Terrain Notes for Tompkins County


I want the Tompkins County bike map to highlight valleys and hills. The previous version used a combination of relief, contour lines and chevrons to indicate terrain, but it doesn’t work for me.

The 2o16 map prioritized municipalities, then topographic information (relief, contours, and slope chevrons). 

The 2018 version could combine relief and hypsography to highlight valleys and hills.  We can still show municipalities with less definition. Here’s the base from 2016 on the left compared to the one I’ve been working on today.

Old/Current versions - Slide the white bar to compare


Last week I created videos about creating shaded relief in both Natural Scene Designer and QGIS. Then, I reworked the relief in photoshop to give it a watercolor effect. The watercolor produced an interesting effect, but it wasn’t what I wanted.

Here’s the hypsometric version from QGIS on the left compared to the watercolor version on the right.



10 Meter data from the Natural Scene Designer DVDs is the easiest to use.  Natural Scene Designer has 30 and 90 Meter data for other parts of the world.

Data from the National Map Viewer works well.  It just needs to be downloaded, and each area image is about 350 MB.  It’s not a fast download.  I find that the best link to use is viewer.nationalmap.gov/basic.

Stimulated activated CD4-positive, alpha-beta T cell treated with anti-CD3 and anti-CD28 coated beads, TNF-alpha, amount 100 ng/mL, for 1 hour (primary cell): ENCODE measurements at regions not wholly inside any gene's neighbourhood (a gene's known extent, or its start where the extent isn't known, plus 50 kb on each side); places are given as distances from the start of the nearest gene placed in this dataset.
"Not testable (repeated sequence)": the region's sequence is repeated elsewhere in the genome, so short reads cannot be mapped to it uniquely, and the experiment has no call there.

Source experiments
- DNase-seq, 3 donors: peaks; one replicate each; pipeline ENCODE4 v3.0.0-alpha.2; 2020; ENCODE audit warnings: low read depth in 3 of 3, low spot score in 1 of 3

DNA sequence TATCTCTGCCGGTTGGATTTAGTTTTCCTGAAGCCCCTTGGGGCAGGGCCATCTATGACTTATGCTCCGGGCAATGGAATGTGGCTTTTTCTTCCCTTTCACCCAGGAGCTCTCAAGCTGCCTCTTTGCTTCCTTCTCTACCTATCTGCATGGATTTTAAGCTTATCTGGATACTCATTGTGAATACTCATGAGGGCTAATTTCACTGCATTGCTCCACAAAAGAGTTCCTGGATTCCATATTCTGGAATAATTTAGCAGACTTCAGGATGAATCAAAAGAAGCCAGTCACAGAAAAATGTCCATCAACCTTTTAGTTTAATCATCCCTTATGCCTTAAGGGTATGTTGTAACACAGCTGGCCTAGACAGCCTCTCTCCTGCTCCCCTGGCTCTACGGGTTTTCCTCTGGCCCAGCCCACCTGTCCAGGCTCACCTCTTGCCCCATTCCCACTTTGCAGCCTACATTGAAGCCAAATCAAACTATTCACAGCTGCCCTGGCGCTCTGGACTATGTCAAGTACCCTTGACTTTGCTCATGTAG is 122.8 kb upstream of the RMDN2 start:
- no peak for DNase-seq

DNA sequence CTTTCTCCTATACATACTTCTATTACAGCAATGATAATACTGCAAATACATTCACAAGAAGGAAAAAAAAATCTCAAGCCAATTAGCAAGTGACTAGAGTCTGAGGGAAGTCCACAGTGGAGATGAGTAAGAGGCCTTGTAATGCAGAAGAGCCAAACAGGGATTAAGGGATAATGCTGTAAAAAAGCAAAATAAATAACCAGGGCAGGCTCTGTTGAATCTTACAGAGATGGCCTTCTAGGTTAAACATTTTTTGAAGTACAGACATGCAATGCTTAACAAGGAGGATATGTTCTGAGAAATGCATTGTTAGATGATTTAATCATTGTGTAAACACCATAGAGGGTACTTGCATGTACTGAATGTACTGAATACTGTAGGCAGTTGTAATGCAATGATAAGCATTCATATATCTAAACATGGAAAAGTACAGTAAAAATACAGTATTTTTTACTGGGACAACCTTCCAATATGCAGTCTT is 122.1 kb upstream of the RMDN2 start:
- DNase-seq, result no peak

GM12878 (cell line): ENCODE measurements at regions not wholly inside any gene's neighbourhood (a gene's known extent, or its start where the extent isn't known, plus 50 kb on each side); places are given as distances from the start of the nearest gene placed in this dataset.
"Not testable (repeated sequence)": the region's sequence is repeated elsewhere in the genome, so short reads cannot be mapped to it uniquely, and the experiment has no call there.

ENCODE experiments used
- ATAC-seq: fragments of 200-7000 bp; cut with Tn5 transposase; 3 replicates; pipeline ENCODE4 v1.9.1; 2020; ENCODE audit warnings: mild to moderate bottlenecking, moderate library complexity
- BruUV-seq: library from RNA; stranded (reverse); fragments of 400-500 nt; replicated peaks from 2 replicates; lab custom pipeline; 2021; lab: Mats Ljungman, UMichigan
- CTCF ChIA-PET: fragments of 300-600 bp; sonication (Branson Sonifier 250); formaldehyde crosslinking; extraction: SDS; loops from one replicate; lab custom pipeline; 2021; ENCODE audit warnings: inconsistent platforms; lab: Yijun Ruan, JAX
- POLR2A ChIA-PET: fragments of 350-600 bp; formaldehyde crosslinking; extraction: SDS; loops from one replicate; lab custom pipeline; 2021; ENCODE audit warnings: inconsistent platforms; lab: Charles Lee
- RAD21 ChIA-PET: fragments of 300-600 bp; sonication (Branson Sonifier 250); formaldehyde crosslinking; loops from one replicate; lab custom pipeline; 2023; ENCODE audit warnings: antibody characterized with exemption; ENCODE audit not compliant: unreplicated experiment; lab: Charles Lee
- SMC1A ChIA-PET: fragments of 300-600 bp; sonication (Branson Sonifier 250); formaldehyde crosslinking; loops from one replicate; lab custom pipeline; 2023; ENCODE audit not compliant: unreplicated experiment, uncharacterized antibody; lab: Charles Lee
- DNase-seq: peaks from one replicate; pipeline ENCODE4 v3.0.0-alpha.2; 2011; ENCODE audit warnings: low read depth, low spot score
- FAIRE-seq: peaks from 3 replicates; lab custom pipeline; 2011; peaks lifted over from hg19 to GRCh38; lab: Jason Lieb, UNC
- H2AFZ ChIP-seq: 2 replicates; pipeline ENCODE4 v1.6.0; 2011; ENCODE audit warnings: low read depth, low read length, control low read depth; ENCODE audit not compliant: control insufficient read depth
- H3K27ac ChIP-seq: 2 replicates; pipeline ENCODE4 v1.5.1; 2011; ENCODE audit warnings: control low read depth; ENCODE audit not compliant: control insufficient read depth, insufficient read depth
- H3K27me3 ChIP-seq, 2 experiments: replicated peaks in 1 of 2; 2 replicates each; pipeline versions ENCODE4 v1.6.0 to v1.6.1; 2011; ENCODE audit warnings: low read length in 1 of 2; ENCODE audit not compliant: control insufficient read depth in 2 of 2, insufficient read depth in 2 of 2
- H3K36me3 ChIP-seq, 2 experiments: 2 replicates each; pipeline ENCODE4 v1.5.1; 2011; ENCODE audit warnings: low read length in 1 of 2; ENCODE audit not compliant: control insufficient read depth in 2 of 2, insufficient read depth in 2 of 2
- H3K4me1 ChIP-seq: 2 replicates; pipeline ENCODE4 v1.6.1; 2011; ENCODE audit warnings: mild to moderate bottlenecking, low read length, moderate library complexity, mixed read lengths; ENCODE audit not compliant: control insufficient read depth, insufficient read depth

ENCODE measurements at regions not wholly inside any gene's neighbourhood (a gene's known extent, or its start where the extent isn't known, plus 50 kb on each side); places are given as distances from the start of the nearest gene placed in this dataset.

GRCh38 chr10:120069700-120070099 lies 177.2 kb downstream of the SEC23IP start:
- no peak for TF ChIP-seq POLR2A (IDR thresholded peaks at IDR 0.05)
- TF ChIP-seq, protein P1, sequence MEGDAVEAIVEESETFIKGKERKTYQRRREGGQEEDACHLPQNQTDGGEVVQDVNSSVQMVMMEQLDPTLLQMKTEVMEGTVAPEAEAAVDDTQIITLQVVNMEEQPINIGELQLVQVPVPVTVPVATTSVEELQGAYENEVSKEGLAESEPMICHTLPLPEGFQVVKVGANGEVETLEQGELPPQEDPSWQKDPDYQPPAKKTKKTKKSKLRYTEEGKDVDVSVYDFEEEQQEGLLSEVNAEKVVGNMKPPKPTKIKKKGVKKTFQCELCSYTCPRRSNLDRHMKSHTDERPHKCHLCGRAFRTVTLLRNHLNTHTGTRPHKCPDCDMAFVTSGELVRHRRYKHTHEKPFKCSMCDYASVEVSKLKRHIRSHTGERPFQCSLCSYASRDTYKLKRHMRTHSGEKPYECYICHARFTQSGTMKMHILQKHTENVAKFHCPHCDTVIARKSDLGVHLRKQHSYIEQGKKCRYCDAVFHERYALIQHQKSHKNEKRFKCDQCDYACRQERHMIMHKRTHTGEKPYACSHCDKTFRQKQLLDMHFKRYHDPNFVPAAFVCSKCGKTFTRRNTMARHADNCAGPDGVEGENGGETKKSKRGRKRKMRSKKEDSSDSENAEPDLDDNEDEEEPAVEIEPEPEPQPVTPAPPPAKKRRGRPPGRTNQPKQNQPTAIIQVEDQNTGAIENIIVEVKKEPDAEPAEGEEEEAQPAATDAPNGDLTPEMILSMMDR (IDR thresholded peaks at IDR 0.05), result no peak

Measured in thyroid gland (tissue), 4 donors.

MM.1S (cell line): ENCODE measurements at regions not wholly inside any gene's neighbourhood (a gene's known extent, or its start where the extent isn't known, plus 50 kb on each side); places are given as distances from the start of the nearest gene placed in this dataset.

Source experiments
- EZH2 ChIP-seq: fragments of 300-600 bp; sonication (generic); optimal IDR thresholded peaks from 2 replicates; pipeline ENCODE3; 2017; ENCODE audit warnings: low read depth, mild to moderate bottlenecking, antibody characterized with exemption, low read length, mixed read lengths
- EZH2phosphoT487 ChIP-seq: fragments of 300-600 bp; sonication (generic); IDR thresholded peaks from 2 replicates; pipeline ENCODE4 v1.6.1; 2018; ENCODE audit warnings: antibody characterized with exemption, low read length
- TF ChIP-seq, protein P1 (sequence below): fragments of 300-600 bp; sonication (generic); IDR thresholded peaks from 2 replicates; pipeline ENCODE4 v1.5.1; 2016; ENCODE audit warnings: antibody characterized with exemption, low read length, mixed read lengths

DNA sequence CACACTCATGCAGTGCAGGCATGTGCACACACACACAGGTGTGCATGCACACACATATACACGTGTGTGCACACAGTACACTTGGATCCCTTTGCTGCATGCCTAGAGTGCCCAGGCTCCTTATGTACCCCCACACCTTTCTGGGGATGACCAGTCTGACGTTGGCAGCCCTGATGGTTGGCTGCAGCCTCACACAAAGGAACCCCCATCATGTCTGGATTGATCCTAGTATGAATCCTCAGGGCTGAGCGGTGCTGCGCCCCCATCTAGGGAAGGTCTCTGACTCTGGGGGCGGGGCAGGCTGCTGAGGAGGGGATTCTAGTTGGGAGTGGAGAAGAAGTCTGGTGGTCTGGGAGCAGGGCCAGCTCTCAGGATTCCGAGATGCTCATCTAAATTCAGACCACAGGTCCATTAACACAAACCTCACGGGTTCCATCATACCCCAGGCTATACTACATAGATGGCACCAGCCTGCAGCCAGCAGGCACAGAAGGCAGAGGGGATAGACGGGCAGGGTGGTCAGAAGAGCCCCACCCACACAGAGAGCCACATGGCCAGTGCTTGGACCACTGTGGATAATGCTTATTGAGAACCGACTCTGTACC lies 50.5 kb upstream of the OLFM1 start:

The data must to be converted to a metric projection.  In this case NY State Plane Central, NAD 83 meters.

Settings in NSD

Here’s a zipped file of settings for the following images.  

Placement into Illustrator

I used the place image menu option to place three images into Illustrator and registered them to NY State Plane Central, NAD 83 meters using MAPublisher.  There I could manage them individually:  One image was the shaded relief.  The other was the colorized hypsography.  And a third was grayscale tint.

Here are the layers. 

  • Relief only (opacity: multiply)
  • Areas and boundaries, such as parks
  • municipality boundaries (inner glow, opacity multiply)
  • 15% gray hypsometric tint from NSD (opacity: saturation, 50% – this doesn’t change much)
  • Municipality area colors
  • NSD Hypsometric tint (opacity: normal, 42%)

At the moment, I like the result because it has a hint of the greens and browns, conveying the message without dominating the map.  With this transparency, the county municipalities still show up.  In a few days I may change my mind.

What it should look like

I haven't dealt with the natural areas yet, but this is generally what the base looks like at the moment.
I haven’t dealt with the natural areas yet, but this is generally what the base looks like at the moment.


Designing Better Maps (kindle edition) – Cynthia Brewer, Figure 2.9 talks about color ramps

ShadedRelief.com – Tom Patterson